The answer is yes. Let's review what The Four Horsemen are: Criticism, Defensiveness, Contempt and Stonewalling. They are the four biggest predictors of divorce. This is based from The Gottmans research. They have done over four decades of research in working with couples. They have found that there is overlap into the workplace. They have also found that when couples stop using The Four Horsemen in their relationship and change how they communicate with one another, they will change how they communicate with people outside the relationship. Not only will they see their relationship change, they will see other relationships in their life change. Here are the antidotes to The Four Horsemen:

  1. Complain without blame. This means start the conversation gently. The Gottmans have found in their research that the way you start a conversation predicts how you will end a conversation. This also sets the tone for the conversation when the topic comes up again. This is a great time to use "I" statements: 'I feel left out, I'd like to talk about my day, as well." Instead of, 'You never listen to me.'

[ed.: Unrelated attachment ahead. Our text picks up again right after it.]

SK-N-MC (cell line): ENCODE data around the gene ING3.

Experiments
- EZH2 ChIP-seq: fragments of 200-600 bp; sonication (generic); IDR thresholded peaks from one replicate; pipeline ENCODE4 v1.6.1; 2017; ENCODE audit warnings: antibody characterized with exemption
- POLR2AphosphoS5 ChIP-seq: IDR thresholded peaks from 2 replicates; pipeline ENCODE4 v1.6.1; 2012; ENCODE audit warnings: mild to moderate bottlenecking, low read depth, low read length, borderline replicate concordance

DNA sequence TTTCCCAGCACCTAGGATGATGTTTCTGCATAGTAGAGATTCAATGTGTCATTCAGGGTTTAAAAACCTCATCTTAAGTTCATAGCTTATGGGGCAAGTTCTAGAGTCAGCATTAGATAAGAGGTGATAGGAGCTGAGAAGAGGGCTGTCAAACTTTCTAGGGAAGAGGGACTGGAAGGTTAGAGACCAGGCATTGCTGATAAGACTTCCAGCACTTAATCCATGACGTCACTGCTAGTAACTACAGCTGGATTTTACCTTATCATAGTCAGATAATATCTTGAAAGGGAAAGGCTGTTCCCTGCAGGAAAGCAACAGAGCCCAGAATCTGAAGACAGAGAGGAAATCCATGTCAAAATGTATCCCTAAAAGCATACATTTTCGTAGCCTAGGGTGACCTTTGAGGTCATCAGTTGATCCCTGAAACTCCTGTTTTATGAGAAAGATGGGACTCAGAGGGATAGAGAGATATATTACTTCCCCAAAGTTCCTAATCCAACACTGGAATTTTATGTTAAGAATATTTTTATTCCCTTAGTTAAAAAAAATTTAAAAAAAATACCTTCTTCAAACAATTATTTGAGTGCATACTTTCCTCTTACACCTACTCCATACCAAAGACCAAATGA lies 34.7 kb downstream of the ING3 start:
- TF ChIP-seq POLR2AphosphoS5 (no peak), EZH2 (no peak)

2. Take responsibility for your behavior. Defensiveness is defined as self-protection in the form of righteous indignation or innocent victimhood to ward of a perceived attack. It's easy to feel defensive when you have been criticized. The problem is, being defensive never helps solve the problem. This is a way of blaming your partner or co-worker. Let your partner know that you are taking some responsibility for the problem. For example, 'Part of this is my problem and I need more time to think about it.'
  3. Stop feeling superior. You have this dialogue of criticize and defend. While this is happening you begin to feel like I don't need this anymore, I'm better than this, etc. Some examples of contempt are: sarcasm, cynicism, name-calling, eye rolling, sneering, mockery and hostile humor. The antidote is building a culture of appreciation and respect and stating what you need from one another.
  4. Stop the silent treatment. People stonewall when they feel like they just can't take it anymore. This if the flight part of fight or flight. You want to learn to self-soothe. Take a twenty minute break. Do some deep breathing, take a walk, and don't think about the situation that is upsetting you. It's important to tell the other person what you are doing. Don't just walk away, agree on a time to come back and talk about it, where both of you aren't angry anymore.
The Four Horsemen all go together. You can' have one without the other. When you put the antidotes into affect in your life, you will start to see your life change. Not only in your relationship but at work, as well. For more help, please call me at (650) 892-0357 for a consultation. 

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Lianne Avila, MFT
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San Mateo, CA 94404

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